I had hoped that the conversation might now be carried on again in German. Nothing of the kind. The room leant back in its chairs, as if expecting the fun to go on.
“You get your clothes in London,” the young officer said.
He was a trimly built young man, very pale from recent illness, with flaxen hair and a bright, bold blue eye—the eye of a fighter. His left sleeve was empty and was fastened across his tunic, in a button-hole of which was twisted the black and white ribbon of the Iron Cross.
“Generally,” I answered shortly, “when I go to England. Clothes are cheaper in London.”
“You must have a good ear for languages,” Schmalz continued; “you speak German like a German and English ...” he paused appreciably, “... like an Englishman.”
I felt horribly nervous. This young man never took his eyes off me: he had been staring at me ever since I had entered the room. His manner was perfectly calm and suave.
Still I kept my end up very creditably, I think.
“And not a bad accomplishment, either,” I said, smiling brightly, “if one has to visit London in war-time.”
Schmalz smiled back with perfect courtesy. But he continued to stare relentlessly at me. I felt scared.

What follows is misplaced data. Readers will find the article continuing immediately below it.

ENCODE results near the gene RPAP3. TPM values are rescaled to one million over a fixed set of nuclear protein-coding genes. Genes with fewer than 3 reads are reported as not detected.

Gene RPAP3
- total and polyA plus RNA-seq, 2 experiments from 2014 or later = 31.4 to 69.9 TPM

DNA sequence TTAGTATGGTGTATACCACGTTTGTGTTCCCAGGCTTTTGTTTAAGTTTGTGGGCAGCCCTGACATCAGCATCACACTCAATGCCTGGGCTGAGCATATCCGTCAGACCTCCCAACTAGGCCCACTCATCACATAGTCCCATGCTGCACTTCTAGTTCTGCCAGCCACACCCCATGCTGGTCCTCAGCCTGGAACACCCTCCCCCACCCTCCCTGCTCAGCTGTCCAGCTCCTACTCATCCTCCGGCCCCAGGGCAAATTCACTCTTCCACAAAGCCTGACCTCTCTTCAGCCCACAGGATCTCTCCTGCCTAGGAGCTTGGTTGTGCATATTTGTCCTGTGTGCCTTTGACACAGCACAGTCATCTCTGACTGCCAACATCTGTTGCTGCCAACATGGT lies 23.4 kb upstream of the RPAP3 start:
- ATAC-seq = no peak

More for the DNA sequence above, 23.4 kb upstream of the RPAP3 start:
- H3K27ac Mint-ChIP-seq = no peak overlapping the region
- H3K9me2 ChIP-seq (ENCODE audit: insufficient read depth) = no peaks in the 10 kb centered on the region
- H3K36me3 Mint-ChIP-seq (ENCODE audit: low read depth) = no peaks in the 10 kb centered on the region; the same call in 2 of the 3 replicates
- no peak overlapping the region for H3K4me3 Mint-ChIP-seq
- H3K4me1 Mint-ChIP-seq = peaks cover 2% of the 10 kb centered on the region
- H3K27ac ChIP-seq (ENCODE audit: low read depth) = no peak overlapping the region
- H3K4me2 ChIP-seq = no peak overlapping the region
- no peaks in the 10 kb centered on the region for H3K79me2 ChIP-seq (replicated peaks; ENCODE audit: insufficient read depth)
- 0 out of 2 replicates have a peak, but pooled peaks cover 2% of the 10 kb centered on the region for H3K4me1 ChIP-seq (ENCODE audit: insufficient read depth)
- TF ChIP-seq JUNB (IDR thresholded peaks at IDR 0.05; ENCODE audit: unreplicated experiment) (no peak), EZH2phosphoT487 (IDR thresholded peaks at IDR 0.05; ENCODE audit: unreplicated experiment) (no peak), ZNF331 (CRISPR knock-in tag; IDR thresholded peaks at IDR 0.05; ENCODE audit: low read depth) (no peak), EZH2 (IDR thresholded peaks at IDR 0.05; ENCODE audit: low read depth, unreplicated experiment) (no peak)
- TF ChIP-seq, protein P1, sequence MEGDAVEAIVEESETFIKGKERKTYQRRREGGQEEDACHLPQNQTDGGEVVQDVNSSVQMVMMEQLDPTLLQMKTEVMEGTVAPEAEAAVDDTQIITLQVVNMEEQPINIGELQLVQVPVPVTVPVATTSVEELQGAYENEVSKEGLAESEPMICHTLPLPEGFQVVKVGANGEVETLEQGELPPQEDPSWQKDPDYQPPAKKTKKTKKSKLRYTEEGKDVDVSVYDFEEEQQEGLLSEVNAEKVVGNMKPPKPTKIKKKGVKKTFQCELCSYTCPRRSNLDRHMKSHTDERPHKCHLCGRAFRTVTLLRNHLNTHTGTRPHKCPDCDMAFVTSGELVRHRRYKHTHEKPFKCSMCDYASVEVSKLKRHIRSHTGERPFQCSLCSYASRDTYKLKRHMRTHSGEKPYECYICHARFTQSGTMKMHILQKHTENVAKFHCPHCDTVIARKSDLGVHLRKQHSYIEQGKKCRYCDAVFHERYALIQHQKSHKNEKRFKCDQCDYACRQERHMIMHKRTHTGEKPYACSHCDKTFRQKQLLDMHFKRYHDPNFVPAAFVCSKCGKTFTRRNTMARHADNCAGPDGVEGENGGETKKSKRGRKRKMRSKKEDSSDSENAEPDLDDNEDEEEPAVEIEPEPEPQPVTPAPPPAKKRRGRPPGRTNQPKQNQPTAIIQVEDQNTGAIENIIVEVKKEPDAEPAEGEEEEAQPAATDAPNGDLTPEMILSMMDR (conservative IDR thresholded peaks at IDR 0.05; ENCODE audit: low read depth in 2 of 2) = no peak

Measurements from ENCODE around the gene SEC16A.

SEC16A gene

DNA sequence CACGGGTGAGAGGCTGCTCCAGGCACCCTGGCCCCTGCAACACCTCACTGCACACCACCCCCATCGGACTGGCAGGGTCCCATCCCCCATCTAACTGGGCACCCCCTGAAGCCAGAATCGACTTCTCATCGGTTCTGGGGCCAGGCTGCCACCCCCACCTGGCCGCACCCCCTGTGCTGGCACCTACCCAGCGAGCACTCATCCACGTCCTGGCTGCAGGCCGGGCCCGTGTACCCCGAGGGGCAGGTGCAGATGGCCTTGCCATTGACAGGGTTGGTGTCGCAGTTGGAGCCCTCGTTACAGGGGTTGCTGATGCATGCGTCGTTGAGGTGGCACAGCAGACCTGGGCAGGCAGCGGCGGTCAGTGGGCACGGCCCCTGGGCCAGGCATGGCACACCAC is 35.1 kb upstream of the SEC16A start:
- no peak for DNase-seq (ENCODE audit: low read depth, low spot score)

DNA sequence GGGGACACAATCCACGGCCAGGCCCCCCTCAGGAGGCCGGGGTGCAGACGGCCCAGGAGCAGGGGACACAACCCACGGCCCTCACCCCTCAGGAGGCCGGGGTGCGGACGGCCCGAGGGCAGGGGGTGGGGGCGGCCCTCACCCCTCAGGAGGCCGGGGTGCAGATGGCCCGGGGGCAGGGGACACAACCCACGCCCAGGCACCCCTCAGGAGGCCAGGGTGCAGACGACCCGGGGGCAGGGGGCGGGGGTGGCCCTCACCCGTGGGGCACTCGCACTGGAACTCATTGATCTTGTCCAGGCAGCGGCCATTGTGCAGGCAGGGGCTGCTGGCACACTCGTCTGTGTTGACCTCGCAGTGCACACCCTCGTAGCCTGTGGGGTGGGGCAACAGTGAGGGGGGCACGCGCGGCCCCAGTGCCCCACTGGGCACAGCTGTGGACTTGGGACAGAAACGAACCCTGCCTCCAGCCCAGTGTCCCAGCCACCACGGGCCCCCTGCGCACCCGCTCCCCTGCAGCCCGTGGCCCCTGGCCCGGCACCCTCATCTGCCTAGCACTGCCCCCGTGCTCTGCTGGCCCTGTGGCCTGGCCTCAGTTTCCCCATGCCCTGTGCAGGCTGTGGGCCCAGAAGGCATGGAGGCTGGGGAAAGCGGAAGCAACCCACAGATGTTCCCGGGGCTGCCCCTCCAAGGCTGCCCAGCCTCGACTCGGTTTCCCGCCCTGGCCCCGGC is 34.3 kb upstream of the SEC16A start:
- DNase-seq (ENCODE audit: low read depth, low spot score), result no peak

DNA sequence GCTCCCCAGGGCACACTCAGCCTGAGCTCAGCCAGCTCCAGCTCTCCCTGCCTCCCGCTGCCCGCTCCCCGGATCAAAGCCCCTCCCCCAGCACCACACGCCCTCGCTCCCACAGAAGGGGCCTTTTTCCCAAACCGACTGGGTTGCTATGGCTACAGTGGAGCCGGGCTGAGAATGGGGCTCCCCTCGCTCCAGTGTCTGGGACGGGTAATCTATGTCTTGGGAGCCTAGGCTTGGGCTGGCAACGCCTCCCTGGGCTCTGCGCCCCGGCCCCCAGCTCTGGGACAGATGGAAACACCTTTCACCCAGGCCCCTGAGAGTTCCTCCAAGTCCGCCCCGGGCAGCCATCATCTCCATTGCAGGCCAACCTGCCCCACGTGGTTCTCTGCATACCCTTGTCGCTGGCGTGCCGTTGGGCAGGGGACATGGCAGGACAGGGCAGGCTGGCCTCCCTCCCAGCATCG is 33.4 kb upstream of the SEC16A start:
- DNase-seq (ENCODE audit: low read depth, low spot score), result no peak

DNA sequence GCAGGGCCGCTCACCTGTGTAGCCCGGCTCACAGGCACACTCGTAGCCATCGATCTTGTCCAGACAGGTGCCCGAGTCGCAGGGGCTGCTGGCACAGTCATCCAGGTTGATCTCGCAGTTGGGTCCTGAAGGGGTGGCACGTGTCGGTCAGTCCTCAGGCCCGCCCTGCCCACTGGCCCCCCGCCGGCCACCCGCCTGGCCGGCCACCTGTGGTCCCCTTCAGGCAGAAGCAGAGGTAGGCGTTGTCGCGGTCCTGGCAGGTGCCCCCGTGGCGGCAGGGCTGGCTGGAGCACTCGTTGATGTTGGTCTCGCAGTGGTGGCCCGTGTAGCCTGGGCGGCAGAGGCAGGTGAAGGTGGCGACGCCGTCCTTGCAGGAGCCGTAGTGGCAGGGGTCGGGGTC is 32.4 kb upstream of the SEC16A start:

“What is Schmalz jabbering about now?” said one of the dug-outs. I translated for the benefit of the company. My resume gave the dug-out who had spoken the opportunity for launching out on an interminable anecdote about an ulster he had bought on a holiday at Brighton. The story lasted until the white-gloved orderly came and announced that “a gentleman” was there, asking for the Herr Major.
“That’ll be your man,” exclaimed the Major, starting up—I noticed he made no attempt to bring the stranger in. “Come, let us go to him!”
I stood up and took my leave. Schmalz came to the door of the anteroom with us.
“You are going to Berlin?” he asked.
“Yes,” I replied.
“Where shall you be staying?” he asked again.
“Oh, probably at the Adlon!”
“I myself shall be in Berlin next week for my medical examination, and perhaps we may meet again. I should much like to talk more with you about America ... and London. We must have mutual acquaintances.”
I murmured something about being only too glad, at the same time making a mental note to get out of Berlin as soon as I conveniently could.
I HEAR OF CLUBFOOT AND MEET HIS EMPLOYER
As we went down the staircase, the Major whispered to me:
“I don’t think your man wished me to know his name, for he did not introduce himself when he arrived and he does not come to our Casino. But I know him for all that: it is the young Count von Boden, of the Uhlans of the Guard: his father, the General, is one of the Emperor’s aides-de-camp: he was, for a time, tutor to the Crown Prince.”